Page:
Study: Boom Time For Construction

A report shows confidence is high in the real estate market despite talk of recession.

Share this article!

Looking up at the glittering skyline, it’s plain to see just how much commercial real estate and construction has transformed Oregon and Southwest Washington.

Partnering with Portland marketing agency Kinesis, law firm Schwabe, Williamson and Wyatt published a forward-looking study this fall, ‘Commercial Real Estate & Construction in the Pacific Northwest,’ which took the temperature of the 2019 commercial real estate and construction climate.

More than 700 industry executives responded to the survey, which asked questions about their projections, concerns and hopes for the coming year. The study surveyed a wide variety of commercial real estate and construction employees, half of whom held leadership roles in their organizations.

Additionally, the study accounted for businesses of varying sizes. Twenty-five percent of businesses surveyed generated less than $1 million in revenue, while 23% generated more than $100 million annually.

So what exactly did the survey find? Here are five takeaways.

1. Confidence in the market is high.

“What we heard from our participants is that there is a general confidence in the real estate and construction market in the Pacific Northwest, despite the fact that people keep talking about a market shift or correction,” says Stephanie Holmberg, leader of Schwabe’s real estate and construction industry group.

Seventy-two percent of commercial real estate business respondents reported high confidence for their annual outlook, as did 71% of construction respondents. Only 1% and 2% respectively said they were not confident about business for the upcoming year.

Most respondents said the high degree of confidence was attributed to the strength of the local economy.


2. Folks are preparing for a potential downturn.

Holmberg says business proprietors are “looking around the corner” to prepare themselves for a potential recession. For now the commercial real estate and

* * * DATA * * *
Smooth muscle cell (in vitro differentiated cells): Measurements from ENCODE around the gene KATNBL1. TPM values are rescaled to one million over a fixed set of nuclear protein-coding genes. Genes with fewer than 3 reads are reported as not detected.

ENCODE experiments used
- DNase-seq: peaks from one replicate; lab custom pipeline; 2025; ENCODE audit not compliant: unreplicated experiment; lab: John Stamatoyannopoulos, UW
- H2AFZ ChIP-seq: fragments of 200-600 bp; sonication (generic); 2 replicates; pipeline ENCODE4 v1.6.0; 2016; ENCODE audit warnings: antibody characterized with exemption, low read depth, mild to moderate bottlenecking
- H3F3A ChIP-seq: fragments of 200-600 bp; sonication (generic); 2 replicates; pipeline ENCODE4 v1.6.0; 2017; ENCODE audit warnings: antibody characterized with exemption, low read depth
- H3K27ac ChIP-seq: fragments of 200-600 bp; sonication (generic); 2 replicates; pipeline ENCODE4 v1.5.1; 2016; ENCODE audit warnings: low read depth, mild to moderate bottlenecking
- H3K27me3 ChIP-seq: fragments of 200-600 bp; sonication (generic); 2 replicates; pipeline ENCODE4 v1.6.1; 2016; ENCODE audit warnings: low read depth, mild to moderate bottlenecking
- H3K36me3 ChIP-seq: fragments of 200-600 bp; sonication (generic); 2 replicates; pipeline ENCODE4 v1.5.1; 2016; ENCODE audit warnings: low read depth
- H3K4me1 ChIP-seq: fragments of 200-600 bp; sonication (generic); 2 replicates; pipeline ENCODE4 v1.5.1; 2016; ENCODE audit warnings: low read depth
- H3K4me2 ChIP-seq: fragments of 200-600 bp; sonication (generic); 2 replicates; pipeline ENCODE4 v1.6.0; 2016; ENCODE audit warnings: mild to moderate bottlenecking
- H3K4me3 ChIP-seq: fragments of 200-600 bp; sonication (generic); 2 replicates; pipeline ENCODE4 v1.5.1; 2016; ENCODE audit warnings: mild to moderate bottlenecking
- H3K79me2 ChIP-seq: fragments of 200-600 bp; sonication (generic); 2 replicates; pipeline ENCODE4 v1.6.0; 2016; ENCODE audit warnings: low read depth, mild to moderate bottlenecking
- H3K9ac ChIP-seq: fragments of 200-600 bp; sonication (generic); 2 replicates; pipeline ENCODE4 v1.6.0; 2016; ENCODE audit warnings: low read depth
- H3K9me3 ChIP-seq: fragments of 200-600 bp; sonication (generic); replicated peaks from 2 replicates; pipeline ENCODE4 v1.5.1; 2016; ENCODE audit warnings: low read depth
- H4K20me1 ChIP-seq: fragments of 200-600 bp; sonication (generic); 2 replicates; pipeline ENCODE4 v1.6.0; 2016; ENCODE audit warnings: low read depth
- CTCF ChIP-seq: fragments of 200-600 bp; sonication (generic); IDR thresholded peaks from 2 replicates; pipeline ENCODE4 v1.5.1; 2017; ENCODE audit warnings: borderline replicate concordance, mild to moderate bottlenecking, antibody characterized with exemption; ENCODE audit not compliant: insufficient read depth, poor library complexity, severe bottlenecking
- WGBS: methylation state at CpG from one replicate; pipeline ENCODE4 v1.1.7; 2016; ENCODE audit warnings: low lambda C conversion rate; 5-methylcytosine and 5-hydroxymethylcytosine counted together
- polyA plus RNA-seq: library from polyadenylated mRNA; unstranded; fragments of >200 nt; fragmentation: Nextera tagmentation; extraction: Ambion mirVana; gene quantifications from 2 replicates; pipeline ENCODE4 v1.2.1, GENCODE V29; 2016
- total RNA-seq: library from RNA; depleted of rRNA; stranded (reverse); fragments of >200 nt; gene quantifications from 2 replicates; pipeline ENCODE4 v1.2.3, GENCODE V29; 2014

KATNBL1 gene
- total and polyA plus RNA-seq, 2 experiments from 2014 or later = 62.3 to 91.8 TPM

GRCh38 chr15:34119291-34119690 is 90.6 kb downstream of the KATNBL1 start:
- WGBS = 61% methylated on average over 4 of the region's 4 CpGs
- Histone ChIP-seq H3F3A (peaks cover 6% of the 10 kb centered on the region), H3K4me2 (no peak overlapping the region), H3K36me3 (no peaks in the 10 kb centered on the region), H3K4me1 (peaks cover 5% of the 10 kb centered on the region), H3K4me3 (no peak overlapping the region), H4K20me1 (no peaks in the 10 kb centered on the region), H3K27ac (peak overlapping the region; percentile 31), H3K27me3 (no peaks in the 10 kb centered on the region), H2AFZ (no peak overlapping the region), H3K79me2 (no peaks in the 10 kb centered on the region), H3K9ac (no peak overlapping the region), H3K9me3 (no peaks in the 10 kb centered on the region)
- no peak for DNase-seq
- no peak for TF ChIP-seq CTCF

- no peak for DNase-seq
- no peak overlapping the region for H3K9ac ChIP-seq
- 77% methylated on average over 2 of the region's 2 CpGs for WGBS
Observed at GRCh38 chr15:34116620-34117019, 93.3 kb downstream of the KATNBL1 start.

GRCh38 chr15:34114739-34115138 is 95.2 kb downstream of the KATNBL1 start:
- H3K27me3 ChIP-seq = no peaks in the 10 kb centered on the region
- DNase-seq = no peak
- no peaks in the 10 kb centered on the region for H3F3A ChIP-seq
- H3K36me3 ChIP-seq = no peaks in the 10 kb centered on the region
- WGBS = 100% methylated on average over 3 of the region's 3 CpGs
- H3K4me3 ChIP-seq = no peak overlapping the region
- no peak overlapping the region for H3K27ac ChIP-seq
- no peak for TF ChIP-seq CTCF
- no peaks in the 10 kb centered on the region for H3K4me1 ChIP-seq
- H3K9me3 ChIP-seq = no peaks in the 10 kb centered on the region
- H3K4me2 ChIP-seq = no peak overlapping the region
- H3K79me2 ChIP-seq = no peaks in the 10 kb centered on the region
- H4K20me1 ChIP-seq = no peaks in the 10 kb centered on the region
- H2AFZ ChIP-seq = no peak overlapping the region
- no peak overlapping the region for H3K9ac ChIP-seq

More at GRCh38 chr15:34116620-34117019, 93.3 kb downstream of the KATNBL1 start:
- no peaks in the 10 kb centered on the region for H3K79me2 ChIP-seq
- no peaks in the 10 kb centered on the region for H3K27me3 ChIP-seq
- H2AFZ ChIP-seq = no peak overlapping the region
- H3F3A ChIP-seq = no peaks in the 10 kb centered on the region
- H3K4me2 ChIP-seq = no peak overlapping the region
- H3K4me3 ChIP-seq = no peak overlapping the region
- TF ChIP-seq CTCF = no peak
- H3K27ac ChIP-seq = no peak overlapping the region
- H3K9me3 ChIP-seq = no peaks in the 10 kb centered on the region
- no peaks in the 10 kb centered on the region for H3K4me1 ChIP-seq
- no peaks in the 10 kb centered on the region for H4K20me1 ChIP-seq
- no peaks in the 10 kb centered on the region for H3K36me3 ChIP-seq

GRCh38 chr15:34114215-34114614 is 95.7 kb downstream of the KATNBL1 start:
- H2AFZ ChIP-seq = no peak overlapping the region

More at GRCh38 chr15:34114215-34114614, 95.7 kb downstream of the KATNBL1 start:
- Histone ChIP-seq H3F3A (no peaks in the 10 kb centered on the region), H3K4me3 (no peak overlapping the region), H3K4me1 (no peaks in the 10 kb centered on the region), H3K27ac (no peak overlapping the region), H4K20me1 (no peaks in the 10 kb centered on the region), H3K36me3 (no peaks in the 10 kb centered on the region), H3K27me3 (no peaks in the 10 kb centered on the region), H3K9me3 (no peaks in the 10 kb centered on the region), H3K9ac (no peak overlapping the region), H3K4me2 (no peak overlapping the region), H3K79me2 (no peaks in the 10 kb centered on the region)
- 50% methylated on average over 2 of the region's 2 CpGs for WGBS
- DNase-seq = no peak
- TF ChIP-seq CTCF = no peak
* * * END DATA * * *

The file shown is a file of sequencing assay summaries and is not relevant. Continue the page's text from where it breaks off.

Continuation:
construction outlook is cautiously optimistic, but businesses have been looking into ways to prepare should a downturn be on the horizon.

Environmental regulations and immigration pressures were among the top concerns facing leaders in the industry.

The report found that Oregon and Southwest Washington had the strictest environmental laws in the nation. Furthermore, fear of increased immigration policing has made it more difficult for employers to find, hire and retain workers for fear of workplace raids.

To prepare for potential headwinds, 19% of respondents reported their company was diversifying clients and projects to secure a wider range of business. Fifteen percent reported hiring freezes or layoffs, although 58% reported they were looking to hire more employees.

Despite the caution, a mere 3% of companies said they were increasing their marketing efforts.

3. Technology and innovation are driving commercial real estate and construction.

The report found most construction businesses employ mobile apps. Seventy-five percent of respondents said they already use mobile apps on their jobs sites, with another 11% saying they plan to do so in the future.

The use of innovative building materials and predicative analytics were not as widely used. But of the firms that didn’t use them, more than 20% said they plan to use newer building materials and prediction analytics software in the future.

4. The industry is diversifying.

Twenty-five percent of businesses taking part in the survey were women and/or minority-owned.

Furthermore, one half of respondents reported difficulties finding and recruiting new talent in a tight labor market. Twenty percent of respondents said having a diverse workforce was a “high priority.”

5. New industries have made certain kinds of construction less viable.

Confident as the economic outlook may be, there are certain kinds of construction that are not thriving like they ought to be in a healthy economy. While half of respondents said they will be working on infrastructure, private-public partnerships and affordable housing, certain construction projects decreased.

Twenty-five percent of respondents said they would be working on fewer amusement, retail and hotel projects in the coming year.

Holmberg says the rise of new technologies like and Airbnb might make those kinds of construction projects less viable. The rise of streaming services like Netflix and Disney+ could help explain the decline in amusement constructions as well.

To subscribe to Oregon Business, click here.